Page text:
- Get overwhelmed with information overload – who can I trust?
- Fall victim to paralysis by analysis – where do I start?
Trust me, I’ve been there before.
Luckily, there is a simple solution to this problem.
It’s the very FIRST step you should take before embarking on your marketing journey.
Focus on your customers.
It doesn’t matter if you’re just starting out, filling the gaps in your schedule, or growing your small business….
You need to need to talk to your customers and create job stories to capture their situations, motivations, and desired outcomes.
If you do these two things, you can use your newfound knowledge to market your product better, create useful and relevant content for your target audience, and write copy that makes them feel like you’re reading their mind.
Conversely, if you skip ahead to the chapters on branding, conversion funnels, or traffic sources, you’ll end up wasting your company’s two most valuable resources:
Time and money.
So grab your preferred caffeine crush (ours is an ice-cold Monster Lo-Carb) and learn how to double down on your customers before your competition does…
Know Thy Customer
In case you skimmed over the above paragraph (I get it, you’re excited), I’ll repeat:
Marketing starts and ends with your customers.
Think about these questions:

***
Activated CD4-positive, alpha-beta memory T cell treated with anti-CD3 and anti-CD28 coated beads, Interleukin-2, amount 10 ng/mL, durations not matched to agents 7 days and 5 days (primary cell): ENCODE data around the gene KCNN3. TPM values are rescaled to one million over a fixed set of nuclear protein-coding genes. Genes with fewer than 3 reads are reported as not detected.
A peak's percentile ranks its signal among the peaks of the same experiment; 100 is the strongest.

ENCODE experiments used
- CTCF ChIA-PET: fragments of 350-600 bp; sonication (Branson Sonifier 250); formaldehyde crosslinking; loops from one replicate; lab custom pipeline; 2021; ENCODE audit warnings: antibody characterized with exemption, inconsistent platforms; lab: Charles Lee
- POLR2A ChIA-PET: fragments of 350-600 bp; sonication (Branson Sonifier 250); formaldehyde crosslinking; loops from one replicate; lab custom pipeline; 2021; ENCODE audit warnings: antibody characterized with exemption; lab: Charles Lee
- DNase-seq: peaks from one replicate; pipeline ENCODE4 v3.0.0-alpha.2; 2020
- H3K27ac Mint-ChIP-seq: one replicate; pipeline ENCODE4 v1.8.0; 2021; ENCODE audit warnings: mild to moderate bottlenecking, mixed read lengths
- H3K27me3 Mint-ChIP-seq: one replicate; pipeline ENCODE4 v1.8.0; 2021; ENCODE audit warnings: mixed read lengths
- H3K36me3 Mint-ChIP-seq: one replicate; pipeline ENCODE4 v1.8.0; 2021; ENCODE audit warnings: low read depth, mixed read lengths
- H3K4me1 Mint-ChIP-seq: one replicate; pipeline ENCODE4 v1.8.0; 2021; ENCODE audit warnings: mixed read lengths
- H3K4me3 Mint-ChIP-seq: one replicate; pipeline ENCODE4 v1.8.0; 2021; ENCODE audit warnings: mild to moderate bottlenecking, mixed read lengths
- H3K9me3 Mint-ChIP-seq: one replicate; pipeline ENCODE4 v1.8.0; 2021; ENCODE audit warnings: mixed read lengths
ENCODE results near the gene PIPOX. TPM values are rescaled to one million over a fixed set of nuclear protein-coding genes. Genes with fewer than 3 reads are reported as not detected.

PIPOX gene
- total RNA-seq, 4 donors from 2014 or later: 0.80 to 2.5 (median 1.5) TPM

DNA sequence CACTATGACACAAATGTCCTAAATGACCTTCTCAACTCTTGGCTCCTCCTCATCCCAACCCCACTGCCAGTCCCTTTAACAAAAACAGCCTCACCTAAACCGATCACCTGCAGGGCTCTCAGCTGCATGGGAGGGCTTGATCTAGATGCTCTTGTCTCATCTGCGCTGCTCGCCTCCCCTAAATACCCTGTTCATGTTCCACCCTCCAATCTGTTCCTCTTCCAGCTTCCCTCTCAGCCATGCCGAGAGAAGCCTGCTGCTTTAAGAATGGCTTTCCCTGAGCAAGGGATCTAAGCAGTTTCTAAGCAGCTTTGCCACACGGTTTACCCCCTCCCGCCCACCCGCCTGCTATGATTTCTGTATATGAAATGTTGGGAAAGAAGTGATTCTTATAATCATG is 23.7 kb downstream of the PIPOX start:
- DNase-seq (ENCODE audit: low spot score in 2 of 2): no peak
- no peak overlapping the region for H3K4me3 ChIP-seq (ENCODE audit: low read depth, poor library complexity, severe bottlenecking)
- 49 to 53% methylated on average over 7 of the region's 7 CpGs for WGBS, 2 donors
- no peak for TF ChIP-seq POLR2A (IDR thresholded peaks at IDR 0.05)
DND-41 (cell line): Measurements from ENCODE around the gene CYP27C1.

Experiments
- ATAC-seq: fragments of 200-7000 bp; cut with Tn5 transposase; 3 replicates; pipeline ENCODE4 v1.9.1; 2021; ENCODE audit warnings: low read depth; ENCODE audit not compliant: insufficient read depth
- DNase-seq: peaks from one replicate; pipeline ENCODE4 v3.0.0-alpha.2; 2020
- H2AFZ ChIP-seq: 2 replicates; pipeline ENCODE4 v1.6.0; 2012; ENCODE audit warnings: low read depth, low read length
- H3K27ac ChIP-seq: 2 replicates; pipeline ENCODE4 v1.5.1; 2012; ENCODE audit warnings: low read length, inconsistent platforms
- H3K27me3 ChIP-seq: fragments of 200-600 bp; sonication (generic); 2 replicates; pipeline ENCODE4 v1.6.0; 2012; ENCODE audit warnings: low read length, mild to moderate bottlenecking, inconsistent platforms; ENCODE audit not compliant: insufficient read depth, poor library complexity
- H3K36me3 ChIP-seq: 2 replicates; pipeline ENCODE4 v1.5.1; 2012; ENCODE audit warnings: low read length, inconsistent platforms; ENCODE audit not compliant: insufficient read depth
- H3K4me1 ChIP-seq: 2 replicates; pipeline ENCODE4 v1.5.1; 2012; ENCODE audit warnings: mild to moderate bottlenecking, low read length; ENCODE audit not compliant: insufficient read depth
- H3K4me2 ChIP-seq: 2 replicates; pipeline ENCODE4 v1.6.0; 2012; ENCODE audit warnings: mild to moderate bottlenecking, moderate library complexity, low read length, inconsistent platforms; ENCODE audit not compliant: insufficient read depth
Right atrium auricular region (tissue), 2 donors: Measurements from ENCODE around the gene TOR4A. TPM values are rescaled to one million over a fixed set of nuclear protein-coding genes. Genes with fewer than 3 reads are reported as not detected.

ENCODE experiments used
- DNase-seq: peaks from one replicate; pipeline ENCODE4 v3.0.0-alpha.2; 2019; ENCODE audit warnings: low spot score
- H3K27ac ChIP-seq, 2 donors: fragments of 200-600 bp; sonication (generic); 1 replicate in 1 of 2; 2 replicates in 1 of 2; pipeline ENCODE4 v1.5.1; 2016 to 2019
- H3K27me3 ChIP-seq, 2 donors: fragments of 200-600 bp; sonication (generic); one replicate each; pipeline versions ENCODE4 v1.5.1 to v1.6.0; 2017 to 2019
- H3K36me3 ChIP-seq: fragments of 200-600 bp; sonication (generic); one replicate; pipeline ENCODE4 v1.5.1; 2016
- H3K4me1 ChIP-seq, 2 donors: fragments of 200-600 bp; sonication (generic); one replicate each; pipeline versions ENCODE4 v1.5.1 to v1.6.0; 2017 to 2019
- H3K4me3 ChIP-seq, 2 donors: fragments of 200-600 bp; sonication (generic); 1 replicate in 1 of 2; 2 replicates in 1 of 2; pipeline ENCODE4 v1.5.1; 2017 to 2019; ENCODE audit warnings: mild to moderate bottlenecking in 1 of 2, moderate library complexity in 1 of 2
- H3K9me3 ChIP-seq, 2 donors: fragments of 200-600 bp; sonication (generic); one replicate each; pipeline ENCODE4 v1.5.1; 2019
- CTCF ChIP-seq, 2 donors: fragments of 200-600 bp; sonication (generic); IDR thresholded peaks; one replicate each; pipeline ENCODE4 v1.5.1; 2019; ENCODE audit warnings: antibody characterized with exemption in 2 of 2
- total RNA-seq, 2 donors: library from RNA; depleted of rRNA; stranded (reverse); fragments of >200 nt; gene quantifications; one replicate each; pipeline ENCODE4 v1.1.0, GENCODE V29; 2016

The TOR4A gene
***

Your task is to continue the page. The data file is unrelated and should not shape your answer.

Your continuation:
- Who are the people booking your service?
- What problem would they like you to solve?
- What solutions are they considering and what have they tried in the past?
- And most importantly, what will it take to win their business?
Better yet, ask your customers these questions when (a) they first schedule an appointment with you or (b) refer a friend of theirs to your company.
I’ll bet that their answers will have little to nothing to do with HOW they found out about your business.
In fact, I’ll double down on my bet (I’m feeling lucky, I know) and say that they’ll tell you how your company solved some of their most pressing problems…
And more importantly, how THAT made them feel.
You see, while the marketing landscape continues to change, this core principle remains the same:
Marketing is about
selling creating connections with your customers.
Why? Because at the end of the day, it doesn’t matter whether you’re running pay-per-click ads, email marketing campaigns, or retargeting customers on Facebook.
What matters is that you give your prospects and customers a better experience, which is where talking to your customers comes in play.
When you deliver incredible experiences to your customers, they spend more time with you, buy more from you (fingers cross), and tell their friends about your business.
Inevitably, this means that the best marketing channel for your business is the one that helps you achieve this goal.
That said, instead of guessing what an incredible experience looks like, why not…
Start with Why
While it’s clear that you should be talking to your customers to try and understand their needs, it’s not so obvious what the best way to do that is.
Most marketing material will have you believe that you need to create personas to understand your customers.